Even our old gurus, like Paula Begoun for instance, who used to say that "not everyone needs a moisturizer," are going to try to sell us all moisturizers (and eye creams and essences . . . ). I'm not immune to this. When I was younger, I never used moisturizer, and my skin felt fine. Now I moisturize with different products a couple of times a day. Sure, skin often gets drier as we age, but do I really need all that? Or have I just got used to it? My mother almost never moisturizes, and her skin is neither dry nor oily. Again, remember "normal" skin?

But I have all these products, and they're fun to use (most of the time) so I use them. The pleasure we derive from our beauty routines isn't a bad thing. It's no more frivolous to have this as a hobby than to tinker with cars or knit or play video games. But it's a slippery slope from hobby into luxury and self-care. These are not always bad things either. Getting myself ready for work in the morning could be considered a form of self-care, because I get to sit quietly for 20 or 30 minutes and carry out my routine and start the day in a less stressed and more focused state of mind. But I think there's a difference between that and feeling like my problems can be alleviated with a little consumerism and that if I've had a rough time I deserve to treat myself to a new purchase. (I've written about self-care and consumerism before, and also see this Buzzfeed article about self-care and influencers.)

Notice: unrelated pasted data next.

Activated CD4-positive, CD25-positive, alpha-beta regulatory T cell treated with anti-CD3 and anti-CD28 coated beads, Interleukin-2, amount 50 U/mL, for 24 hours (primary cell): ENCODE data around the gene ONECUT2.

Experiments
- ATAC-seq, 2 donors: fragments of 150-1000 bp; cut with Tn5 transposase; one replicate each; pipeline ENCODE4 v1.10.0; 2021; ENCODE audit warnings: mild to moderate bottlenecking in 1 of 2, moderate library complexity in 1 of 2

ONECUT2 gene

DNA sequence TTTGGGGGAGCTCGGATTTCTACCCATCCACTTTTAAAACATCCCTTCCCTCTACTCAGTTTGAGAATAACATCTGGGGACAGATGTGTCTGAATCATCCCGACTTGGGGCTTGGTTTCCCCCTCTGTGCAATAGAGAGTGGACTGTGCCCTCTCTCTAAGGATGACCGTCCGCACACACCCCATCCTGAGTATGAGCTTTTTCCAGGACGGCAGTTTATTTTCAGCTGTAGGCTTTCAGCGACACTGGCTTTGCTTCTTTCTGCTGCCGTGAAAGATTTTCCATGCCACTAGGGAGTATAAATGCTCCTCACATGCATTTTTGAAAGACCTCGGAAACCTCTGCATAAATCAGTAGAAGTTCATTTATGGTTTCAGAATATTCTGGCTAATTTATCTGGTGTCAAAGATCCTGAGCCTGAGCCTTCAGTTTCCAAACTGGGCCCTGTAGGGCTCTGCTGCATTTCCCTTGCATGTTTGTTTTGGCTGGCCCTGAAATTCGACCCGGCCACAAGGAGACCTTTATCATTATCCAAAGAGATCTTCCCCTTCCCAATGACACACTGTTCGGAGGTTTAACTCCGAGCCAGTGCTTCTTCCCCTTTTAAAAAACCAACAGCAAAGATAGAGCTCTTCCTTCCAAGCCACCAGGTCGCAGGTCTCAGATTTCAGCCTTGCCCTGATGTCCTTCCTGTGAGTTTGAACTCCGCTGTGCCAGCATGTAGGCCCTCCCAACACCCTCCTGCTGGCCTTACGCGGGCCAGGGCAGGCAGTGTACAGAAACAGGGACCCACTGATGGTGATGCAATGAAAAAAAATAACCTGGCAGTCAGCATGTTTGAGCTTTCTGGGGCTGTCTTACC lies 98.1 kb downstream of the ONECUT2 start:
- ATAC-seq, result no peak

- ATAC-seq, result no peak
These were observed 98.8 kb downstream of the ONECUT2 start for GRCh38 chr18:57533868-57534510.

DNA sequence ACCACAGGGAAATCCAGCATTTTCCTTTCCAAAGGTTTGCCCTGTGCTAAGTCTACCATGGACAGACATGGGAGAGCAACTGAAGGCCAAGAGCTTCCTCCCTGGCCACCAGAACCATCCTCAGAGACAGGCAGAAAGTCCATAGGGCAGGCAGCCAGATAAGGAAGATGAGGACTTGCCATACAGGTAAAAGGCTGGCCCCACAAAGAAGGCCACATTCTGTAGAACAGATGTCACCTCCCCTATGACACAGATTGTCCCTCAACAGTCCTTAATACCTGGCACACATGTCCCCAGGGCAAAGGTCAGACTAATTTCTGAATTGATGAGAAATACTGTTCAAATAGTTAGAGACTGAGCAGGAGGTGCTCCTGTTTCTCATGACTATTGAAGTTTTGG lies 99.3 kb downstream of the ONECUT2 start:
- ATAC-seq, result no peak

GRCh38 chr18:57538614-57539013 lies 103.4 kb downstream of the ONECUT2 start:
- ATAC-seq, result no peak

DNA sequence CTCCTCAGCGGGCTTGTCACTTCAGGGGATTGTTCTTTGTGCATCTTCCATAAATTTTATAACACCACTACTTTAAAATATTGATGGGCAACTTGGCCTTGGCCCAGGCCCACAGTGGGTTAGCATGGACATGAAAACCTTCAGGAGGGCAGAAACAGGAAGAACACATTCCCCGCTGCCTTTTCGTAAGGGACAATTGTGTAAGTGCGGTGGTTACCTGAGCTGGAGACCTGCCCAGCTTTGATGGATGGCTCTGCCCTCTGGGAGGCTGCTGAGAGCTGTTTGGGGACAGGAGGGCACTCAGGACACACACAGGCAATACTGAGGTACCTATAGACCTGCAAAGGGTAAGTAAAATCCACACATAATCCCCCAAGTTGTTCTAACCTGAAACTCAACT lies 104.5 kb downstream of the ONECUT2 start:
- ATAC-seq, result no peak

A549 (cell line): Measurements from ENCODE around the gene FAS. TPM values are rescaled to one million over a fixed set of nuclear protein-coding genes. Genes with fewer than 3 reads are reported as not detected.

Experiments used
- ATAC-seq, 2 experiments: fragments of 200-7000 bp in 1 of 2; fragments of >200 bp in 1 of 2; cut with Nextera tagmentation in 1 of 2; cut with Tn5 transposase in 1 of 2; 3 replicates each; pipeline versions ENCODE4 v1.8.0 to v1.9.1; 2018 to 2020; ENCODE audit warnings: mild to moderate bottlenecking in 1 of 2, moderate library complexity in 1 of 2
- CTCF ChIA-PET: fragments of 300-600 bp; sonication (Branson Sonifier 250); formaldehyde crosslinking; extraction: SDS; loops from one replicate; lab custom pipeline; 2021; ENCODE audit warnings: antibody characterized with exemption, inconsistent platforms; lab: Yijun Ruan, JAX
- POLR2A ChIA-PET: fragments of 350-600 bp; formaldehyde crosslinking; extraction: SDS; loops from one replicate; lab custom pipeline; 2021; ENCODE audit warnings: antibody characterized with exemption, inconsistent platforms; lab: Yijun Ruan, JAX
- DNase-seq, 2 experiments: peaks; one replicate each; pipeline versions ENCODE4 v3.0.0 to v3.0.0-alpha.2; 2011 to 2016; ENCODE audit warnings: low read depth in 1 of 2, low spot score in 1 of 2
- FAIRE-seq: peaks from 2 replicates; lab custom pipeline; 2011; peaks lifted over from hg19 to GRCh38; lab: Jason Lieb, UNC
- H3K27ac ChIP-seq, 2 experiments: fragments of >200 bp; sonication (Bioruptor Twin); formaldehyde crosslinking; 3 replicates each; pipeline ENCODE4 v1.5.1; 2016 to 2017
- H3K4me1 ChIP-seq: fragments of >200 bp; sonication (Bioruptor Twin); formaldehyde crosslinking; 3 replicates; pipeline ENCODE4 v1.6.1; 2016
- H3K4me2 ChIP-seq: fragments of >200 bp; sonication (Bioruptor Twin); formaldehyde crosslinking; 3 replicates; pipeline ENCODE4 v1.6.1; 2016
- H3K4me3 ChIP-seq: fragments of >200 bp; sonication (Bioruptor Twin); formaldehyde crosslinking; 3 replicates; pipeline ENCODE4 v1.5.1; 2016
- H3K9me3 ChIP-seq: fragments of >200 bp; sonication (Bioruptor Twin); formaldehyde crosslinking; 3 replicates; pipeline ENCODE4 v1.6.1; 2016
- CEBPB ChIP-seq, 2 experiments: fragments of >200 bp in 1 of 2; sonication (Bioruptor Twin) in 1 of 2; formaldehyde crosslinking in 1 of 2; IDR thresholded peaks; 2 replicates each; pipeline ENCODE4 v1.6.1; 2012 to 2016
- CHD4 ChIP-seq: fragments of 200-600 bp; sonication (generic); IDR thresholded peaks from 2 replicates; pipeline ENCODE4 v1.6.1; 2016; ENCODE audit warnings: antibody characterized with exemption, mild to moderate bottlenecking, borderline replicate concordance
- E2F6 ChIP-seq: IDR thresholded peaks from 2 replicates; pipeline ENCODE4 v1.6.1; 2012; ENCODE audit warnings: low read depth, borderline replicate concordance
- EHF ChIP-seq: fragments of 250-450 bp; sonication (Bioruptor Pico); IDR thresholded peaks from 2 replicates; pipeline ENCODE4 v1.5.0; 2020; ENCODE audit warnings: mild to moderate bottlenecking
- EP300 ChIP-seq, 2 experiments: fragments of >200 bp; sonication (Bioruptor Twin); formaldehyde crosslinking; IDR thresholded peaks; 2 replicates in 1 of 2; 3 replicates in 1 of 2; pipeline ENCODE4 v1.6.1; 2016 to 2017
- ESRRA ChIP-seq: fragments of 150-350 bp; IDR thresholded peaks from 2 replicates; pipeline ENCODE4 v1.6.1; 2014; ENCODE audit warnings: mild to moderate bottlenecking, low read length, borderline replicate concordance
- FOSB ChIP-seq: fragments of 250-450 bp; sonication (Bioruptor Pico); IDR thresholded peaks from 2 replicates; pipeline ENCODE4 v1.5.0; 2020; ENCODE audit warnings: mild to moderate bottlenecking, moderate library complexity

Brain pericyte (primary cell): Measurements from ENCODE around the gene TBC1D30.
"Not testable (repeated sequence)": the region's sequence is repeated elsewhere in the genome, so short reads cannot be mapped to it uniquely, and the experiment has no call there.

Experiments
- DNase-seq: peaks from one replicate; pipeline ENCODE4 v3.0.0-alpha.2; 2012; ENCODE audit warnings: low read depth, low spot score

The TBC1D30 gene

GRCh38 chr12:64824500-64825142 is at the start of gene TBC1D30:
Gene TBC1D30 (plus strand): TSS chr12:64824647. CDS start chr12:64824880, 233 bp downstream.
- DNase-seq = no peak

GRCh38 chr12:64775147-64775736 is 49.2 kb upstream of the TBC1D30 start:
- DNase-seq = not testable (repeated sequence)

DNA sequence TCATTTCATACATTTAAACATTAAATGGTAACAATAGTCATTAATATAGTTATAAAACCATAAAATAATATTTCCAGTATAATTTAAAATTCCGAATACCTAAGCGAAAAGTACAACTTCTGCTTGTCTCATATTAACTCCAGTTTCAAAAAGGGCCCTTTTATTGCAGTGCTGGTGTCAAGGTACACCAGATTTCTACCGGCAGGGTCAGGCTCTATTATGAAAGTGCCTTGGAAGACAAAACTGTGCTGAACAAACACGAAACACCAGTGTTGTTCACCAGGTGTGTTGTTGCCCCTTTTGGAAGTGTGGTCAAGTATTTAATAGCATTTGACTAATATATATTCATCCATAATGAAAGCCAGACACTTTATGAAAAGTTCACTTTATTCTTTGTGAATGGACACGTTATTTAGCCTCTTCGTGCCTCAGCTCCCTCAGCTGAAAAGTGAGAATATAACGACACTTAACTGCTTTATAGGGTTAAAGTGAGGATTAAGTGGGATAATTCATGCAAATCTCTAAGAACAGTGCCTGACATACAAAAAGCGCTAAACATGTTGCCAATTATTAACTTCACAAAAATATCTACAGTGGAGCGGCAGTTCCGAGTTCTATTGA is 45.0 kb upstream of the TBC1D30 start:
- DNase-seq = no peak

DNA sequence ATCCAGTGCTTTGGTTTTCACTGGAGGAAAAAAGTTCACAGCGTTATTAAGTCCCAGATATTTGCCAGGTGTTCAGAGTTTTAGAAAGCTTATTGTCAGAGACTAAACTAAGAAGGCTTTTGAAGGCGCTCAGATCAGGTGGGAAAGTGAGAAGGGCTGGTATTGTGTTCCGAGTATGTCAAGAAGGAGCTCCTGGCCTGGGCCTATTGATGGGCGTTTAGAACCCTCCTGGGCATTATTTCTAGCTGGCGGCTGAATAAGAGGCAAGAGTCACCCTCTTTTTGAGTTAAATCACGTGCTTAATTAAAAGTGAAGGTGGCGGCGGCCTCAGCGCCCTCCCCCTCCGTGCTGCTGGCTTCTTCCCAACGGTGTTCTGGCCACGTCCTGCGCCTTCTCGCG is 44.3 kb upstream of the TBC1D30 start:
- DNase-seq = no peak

I try not to judge people who collect things, whether they're Funko dolls or exfoliants. But outside of those people who have the disposable income to collect one of every enticing skincare product, there's definitely some worrying overconsumption happening. Again, I'm not immune or exempt from this--I am quite aware of how much perishable shit I own, because I had to pack it up and move it with me across the country (THREE backups of PC 2% BHA liquid? Really, bitch?). If you follow skincare enthusiasts (or collectors, as you could call them) on Instagram, however, you're likely to be confronted with #shelfies of dozens of products and to see their morning and evening routines consisting of 5-8 products each, which change significantly every day. Again, they're obviously having fun, but seeing that over and over can create the impression that a "proper" skincare routine requires a lot of purchasing.